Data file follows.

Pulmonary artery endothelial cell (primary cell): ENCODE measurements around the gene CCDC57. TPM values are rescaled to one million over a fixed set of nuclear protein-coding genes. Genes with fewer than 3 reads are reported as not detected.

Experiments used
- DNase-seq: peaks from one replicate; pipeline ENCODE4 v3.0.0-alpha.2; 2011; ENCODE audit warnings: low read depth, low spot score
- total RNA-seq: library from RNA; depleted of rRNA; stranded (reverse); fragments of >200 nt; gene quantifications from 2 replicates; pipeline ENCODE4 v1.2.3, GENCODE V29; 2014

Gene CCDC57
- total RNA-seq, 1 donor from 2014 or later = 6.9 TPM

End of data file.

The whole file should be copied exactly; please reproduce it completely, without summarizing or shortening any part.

Pulmonary artery endothelial cell (primary cell): ENCODE measurements around the gene CCDC57. TPM values are rescaled to one million over a fixed set of nuclear protein-coding genes. Genes with fewer than 3 reads are reported as not detected.

Experiments used
- DNase-seq: peaks from one replicate; pipeline ENCODE4 v3.0.0-alpha.2; 2011; ENCODE audit warnings: low read depth, low spot score
- total RNA-seq: library from RNA; depleted of rRNA; stranded (reverse); fragments of >200 nt; gene quantifications from 2 replicates; pipeline ENCODE4 v1.2.3, GENCODE V29; 2014

Gene CCDC57
- total RNA-seq, 1 donor from 2014 or later = 6.9 TPM